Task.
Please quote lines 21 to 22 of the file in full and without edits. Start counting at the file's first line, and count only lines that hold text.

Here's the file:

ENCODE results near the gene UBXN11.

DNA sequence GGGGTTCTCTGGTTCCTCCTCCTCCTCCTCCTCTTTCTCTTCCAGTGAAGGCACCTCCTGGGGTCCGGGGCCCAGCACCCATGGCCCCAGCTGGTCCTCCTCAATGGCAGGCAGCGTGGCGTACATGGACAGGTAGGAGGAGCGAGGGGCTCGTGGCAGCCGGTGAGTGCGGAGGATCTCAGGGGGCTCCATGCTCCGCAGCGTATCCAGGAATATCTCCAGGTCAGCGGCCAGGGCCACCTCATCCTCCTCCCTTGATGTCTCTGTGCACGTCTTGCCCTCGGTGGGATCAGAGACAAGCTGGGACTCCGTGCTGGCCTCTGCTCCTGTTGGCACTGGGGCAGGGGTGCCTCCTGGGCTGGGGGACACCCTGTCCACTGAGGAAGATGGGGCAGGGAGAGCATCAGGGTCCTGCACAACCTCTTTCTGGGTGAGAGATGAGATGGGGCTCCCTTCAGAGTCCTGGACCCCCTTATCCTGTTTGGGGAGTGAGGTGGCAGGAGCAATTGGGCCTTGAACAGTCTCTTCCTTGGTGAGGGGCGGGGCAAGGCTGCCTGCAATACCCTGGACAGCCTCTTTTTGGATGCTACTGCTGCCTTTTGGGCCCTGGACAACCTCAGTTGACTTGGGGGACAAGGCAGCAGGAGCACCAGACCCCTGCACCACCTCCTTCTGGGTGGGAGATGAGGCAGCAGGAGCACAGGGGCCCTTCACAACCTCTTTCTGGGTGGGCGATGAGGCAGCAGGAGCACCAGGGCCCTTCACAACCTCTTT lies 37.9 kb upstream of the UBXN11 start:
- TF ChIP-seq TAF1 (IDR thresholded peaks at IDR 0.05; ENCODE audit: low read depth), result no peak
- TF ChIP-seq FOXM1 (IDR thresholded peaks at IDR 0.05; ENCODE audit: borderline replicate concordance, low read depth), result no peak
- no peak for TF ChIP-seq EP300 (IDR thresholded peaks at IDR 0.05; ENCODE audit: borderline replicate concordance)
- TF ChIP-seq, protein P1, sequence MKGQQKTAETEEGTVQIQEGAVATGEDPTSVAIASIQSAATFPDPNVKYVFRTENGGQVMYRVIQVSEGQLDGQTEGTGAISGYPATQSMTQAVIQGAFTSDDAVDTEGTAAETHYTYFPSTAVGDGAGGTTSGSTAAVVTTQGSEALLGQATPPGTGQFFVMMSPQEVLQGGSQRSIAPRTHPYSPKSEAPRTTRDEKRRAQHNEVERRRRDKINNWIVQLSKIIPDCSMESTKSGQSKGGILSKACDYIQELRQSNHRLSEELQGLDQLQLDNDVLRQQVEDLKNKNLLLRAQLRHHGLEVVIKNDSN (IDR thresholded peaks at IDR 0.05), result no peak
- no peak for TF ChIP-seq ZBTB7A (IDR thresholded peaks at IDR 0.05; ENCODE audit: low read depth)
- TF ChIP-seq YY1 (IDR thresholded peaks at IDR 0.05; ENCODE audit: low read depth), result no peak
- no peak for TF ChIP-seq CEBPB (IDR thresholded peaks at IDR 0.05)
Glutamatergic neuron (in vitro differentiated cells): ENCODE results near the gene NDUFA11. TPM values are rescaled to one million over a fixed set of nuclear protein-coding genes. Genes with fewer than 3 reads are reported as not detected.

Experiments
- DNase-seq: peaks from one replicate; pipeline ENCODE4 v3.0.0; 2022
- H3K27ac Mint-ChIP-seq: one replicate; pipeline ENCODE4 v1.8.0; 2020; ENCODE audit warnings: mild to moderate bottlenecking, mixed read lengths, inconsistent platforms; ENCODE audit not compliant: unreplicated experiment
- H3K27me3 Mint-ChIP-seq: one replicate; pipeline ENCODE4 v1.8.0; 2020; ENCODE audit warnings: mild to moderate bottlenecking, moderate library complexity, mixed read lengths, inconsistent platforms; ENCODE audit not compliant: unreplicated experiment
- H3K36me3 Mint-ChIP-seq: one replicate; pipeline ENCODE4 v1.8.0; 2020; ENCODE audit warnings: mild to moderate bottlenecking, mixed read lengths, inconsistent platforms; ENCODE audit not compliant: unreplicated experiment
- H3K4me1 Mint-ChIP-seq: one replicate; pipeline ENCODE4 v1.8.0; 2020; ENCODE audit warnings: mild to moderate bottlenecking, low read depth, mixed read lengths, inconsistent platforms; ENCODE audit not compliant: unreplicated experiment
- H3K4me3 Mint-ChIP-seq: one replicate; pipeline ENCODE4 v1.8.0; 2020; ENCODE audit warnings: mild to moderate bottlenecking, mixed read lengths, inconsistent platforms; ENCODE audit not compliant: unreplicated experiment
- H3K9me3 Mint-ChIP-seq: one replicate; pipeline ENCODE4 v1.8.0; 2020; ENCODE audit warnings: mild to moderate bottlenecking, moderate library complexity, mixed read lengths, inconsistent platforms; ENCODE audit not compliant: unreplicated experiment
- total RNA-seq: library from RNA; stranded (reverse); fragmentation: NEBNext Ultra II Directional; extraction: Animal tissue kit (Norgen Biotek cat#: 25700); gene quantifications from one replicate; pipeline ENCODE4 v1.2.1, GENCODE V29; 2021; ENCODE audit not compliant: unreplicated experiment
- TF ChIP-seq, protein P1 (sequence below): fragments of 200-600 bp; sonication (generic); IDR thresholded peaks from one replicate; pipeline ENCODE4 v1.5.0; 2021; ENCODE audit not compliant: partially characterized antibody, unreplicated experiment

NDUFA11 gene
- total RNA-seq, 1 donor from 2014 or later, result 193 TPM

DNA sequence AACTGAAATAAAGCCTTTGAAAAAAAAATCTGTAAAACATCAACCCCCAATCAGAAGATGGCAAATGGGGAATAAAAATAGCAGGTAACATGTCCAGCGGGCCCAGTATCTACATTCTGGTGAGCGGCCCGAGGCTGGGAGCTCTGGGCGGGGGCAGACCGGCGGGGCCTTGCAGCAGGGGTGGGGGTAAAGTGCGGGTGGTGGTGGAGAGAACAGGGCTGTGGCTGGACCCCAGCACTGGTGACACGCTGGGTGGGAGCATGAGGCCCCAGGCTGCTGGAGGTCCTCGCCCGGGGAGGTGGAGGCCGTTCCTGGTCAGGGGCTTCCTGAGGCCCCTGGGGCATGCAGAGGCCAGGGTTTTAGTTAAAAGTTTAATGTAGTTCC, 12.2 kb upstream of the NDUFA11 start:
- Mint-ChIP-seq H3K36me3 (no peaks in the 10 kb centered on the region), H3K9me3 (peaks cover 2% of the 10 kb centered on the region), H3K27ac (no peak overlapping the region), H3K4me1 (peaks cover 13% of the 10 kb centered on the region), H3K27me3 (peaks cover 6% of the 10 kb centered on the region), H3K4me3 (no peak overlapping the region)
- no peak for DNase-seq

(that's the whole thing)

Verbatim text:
NDUFA11 gene
- total RNA-seq, 1 donor from 2014 or later, result 193 TPM